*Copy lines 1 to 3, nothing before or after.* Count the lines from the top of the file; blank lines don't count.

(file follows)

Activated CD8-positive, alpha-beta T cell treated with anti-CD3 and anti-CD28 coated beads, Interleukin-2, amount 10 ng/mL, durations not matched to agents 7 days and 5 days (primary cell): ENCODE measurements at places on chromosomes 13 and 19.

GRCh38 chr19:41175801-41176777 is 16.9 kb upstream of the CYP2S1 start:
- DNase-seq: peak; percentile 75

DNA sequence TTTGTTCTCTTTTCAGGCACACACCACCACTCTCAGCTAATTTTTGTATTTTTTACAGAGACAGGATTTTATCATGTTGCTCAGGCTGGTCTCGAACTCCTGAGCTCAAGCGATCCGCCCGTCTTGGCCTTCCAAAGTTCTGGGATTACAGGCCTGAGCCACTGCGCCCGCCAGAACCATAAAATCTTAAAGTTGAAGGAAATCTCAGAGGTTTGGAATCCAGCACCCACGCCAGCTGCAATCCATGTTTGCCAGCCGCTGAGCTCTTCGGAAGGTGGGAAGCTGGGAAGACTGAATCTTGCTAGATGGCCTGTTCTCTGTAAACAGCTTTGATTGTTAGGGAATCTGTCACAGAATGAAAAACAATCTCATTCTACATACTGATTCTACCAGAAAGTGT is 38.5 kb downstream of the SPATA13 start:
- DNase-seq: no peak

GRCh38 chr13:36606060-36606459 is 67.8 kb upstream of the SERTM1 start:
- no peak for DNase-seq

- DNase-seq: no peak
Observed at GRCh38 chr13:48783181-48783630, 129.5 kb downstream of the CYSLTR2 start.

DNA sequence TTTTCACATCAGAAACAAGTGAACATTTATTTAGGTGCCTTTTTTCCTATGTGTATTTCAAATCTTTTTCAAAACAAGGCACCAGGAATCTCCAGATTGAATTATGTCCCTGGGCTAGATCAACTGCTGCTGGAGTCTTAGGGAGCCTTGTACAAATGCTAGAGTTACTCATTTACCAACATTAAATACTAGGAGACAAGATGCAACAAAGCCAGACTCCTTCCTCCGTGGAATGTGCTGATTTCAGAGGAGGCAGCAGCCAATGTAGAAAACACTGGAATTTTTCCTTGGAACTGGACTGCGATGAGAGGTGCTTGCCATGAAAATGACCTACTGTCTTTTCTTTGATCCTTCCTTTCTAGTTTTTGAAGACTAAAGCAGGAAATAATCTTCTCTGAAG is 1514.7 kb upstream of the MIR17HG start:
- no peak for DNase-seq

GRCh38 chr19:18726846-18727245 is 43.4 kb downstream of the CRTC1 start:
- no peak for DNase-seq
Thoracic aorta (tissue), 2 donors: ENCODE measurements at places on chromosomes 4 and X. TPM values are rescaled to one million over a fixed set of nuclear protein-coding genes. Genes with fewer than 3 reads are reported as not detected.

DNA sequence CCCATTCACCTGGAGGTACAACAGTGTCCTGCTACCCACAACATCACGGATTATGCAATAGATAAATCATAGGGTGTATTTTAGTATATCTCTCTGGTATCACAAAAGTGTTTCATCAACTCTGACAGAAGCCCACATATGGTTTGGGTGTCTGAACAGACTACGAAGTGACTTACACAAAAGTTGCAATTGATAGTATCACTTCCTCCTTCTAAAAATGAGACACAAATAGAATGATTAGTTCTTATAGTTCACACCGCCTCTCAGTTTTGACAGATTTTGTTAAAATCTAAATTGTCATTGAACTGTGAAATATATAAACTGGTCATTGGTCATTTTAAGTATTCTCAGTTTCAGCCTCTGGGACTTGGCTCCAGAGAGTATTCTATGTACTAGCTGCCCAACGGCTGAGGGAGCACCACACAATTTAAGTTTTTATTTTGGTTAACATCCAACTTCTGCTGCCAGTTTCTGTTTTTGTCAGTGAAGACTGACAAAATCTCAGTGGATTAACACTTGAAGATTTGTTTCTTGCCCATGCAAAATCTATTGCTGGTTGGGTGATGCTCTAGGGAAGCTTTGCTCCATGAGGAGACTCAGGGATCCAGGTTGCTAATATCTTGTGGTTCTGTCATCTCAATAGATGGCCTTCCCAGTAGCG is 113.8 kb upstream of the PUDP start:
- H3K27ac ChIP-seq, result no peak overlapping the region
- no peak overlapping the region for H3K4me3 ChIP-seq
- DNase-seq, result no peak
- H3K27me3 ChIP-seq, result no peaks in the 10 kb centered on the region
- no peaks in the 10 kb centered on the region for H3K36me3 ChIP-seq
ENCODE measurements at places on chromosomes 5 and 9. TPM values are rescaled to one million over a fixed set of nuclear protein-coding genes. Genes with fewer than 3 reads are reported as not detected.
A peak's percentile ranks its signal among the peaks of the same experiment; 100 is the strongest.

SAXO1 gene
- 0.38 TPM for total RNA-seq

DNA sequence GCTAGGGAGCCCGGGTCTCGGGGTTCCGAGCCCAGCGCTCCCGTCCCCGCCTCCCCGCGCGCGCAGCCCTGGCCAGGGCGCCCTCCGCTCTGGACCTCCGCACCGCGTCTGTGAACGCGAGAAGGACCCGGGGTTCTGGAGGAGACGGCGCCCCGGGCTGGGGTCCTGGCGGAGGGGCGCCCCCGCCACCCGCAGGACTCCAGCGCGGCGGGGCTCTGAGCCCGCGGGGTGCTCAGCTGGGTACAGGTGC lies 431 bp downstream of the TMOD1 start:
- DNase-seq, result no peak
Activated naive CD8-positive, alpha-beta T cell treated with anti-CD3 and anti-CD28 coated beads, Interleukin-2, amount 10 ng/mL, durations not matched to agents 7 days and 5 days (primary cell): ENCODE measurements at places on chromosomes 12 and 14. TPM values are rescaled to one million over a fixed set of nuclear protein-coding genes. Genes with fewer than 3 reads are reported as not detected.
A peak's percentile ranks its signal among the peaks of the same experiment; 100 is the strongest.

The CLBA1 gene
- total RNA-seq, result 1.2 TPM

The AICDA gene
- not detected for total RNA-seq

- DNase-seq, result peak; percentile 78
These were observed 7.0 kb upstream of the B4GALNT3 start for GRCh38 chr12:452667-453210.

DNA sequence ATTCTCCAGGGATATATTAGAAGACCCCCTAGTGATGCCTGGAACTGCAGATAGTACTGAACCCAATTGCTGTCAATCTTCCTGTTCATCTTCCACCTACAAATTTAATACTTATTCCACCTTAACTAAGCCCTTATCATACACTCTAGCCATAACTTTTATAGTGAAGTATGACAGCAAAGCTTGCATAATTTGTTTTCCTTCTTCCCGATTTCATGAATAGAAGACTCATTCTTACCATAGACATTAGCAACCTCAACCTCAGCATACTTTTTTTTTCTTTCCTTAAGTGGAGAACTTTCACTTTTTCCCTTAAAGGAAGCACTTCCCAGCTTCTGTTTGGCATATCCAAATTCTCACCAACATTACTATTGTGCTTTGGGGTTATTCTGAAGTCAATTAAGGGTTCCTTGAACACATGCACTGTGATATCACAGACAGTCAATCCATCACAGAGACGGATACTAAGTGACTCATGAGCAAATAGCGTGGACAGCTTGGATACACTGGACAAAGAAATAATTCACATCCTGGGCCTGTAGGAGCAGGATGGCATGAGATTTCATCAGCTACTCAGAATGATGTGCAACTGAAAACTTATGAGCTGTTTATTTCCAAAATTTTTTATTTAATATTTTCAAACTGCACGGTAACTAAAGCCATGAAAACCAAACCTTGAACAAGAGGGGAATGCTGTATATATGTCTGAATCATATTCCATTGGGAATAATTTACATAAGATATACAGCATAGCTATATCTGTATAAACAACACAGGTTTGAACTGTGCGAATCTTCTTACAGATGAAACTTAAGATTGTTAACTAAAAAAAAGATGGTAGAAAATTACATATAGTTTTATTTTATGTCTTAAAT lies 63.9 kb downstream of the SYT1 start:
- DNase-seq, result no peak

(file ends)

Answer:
Activated CD8-positive, alpha-beta T cell treated with anti-CD3 and anti-CD28 coated beads, Interleukin-2, amount 10 ng/mL, durations not matched to agents 7 days and 5 days (primary cell): ENCODE measurements at places on chromosomes 13 and 19.

GRCh38 chr19:41175801-41176777 is 16.9 kb upstream of the CYP2S1 start:
- DNase-seq: peak; percentile 75